Everyday Politics In My Field Area

by | Mar 7, 2019

From the first day of college, there is one thing that I clearly remember. Politics is everywhere. It is a process of making decisions. Apart from the government, there are several things that are political in nature including incidents in our daily lives. With this blog, I aim to discuss some of the places that I have recognized and experienced as highly political, while working with Milaan Foundation in Sitapur, Uttar Pradesh.


Almost 60% of my work time is involved in dealing with students in a classroom. When time allows, we go out for games, to the library and casually chat with each other. There are a lot of thing that students discuss, starting from Akhlilesh Yadav’s versus Yogi Adityanath’s government to religion related disputes. They speak of things at the ground level. For example, a laid back student was expressing his concerns over how under the previous government, it was easy to pass board exams as he could cheat while with the present government, he cannot. I don’t know till what extent that’s true but no one in the class disagreed with him.The crux here is that even while sitting in their classrooms, students realize the impact of changing governments.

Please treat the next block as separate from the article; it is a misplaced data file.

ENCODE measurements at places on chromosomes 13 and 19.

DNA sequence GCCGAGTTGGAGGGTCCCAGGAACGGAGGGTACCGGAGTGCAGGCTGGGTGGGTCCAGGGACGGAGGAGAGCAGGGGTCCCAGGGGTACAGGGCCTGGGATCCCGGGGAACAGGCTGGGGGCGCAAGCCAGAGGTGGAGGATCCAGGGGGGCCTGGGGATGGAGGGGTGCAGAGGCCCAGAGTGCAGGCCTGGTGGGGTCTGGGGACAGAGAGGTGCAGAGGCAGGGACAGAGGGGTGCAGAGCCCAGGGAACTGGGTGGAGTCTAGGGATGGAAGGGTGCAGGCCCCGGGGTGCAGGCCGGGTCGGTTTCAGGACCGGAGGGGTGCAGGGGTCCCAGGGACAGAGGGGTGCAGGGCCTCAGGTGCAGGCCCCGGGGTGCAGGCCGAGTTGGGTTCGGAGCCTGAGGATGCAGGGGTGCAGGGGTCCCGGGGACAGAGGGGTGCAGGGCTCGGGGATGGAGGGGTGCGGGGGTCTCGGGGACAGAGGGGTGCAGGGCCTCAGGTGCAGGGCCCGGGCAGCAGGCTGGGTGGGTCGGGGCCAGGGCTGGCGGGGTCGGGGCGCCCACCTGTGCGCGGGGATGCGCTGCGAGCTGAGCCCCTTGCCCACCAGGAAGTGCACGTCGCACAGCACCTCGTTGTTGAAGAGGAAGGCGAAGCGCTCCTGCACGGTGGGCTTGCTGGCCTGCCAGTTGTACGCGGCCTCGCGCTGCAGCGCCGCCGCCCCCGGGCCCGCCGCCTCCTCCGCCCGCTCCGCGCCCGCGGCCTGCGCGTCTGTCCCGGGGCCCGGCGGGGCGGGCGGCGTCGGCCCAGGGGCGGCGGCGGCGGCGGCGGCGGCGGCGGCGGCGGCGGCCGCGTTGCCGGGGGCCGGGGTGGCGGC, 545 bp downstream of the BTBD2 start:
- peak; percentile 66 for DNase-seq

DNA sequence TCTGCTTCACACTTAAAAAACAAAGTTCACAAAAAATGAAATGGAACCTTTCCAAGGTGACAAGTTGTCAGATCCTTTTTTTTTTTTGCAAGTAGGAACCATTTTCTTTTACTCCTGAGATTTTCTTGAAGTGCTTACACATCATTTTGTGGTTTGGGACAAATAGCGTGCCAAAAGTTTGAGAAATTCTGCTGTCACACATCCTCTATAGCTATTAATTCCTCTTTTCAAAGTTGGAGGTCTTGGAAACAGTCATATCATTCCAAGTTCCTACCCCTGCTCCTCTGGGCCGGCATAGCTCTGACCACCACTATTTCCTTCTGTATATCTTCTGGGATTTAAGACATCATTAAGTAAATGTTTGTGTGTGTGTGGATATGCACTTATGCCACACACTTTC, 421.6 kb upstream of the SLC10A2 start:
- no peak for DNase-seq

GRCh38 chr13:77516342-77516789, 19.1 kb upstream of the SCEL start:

On Republic Day, I helped a few students prepare plays to perform. One of those was a satire on political leaders and was done on a short notice. Yet, it turned out to be the best among all other plays. It stemmed from the fact that the students could empathize so much that it did not take much effort in learning the dialogues. It would not have been possible if they had not been actively observing and discussing politics with each other, and in their families.

Some classes have a high political atmosphere. The discussion almost always is about religious dynamics. Knowingly or unknowingly, cornering a Muslim student or one from a lower caste for eating non-vegetarian food, is not uncommon here. Mocking each others’ food preferences and ways to greet are also seen. The marginalized students feel bad for a while but then they develop another way to mock back on the basis of one’s physical appearance or family occupation. Such small incidents shape their political ideologies. It all starts from a young age, in home and at school.